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Federal Student Aid Basics

Use these videos and tutorials to help you navigate the path to federal student aid. If you have questions, you can always contact our office.

FAFSA Overview

The Free Application for Federal Student Aid (FAFSA) is your key to financial aid for college. Completing the FAFSA online should take right around 30 minutes, and is 100% free. This application provides you with access to grants, loans, and work-study funds from the federal government. Remember to complete a FAFSA each year, as your financial situation may change. 

Types of Federal Student Aid

The Office of Federal Student Aid might be your best option to help pay for college, and aid you receive can be used to pay for school expenses as well. After completing your Free Application for Federal Student Aid (FAFSA), you will receive an award letter from each school listed on your FAFSA explaining both federal and non-federal aid options offered by the school. If you plan to take out a loan, consider a federal student loan first, as these often have lower fixed interest rates than private student loans.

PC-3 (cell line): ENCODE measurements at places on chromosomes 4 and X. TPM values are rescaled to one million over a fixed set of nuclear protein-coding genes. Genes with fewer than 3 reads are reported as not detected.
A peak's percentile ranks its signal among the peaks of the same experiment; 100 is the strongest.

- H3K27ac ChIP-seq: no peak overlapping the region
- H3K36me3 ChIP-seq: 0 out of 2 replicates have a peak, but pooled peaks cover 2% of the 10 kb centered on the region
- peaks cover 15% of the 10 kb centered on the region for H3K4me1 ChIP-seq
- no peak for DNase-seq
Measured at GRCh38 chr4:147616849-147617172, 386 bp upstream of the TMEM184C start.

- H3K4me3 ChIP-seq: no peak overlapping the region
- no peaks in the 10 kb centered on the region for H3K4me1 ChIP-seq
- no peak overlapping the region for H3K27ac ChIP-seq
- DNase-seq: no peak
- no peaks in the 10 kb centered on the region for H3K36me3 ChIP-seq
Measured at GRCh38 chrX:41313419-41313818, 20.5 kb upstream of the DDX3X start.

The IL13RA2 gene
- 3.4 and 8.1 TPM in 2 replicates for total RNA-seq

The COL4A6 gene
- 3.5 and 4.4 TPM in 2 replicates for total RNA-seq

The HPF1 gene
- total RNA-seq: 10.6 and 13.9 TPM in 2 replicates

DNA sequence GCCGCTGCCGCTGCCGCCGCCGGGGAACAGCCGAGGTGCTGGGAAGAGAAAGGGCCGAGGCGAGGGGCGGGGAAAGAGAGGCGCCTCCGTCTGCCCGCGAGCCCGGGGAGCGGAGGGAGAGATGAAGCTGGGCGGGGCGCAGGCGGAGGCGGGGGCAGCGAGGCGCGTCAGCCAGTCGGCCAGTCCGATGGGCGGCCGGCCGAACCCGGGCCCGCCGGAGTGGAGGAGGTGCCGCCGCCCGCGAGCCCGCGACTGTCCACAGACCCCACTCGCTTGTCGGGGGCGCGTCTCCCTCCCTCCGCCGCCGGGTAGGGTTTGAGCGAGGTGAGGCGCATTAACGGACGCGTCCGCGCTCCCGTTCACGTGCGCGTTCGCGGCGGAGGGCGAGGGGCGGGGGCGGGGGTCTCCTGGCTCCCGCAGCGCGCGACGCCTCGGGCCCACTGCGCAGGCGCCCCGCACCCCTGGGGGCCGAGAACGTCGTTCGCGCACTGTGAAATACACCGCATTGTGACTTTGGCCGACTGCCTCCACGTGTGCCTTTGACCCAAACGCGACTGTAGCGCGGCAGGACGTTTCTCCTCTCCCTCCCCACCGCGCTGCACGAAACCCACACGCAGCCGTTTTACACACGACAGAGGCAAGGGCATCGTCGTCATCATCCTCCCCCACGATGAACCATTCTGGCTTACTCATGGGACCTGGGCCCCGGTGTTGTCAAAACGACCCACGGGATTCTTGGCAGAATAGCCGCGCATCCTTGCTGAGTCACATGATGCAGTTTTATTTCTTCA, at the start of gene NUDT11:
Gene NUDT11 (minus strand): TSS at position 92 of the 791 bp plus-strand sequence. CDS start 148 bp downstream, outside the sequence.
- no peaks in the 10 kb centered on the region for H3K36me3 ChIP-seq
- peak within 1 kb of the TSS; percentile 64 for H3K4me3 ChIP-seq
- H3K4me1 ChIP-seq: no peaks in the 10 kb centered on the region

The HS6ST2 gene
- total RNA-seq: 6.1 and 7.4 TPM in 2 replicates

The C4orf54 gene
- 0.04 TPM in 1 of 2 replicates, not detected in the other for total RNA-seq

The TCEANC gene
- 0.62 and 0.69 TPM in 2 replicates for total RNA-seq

Get Your FSA ID

Creating your Federal Student Aid (FSA) ID is simple. You will need this ID to access U.S. Department of Education websites, such as studentaid.gov or StudentLoans.gov. You will also use this FSA ID every year when completing your Free Application for Federal Student Aid (FAFSA), and while you are repaying any student loans you received. Your FSA ID is a legal signature and must be created and used only by you. Visit the Federal Student Aid website to get started.

How to Fill Out the FAFSA

The application is available in English and Spanish, and can be accessed through its official site, FAFSA.gov. As you continue through the application, you will be able to automatically skip questions not pertaining to you, check out your status immediately, and get online help. Be sure to have your social security number, your permanent resident card if you have one.

Responsible Borrowing

College is an important step in achieving your future goals, but there are many financial aid options to consider. If you will be receiving a federal student loan, it is important to understand what you are getting and to be a responsible borrower.


UNC Financial Aid Explained Videos

College Budgeting

Receiving Your Financial Aid Offer

Accepting Your Financial Aid Offer

Grants and Scholarships Explained
Loans Explained

Work-Study and Student Employment Explained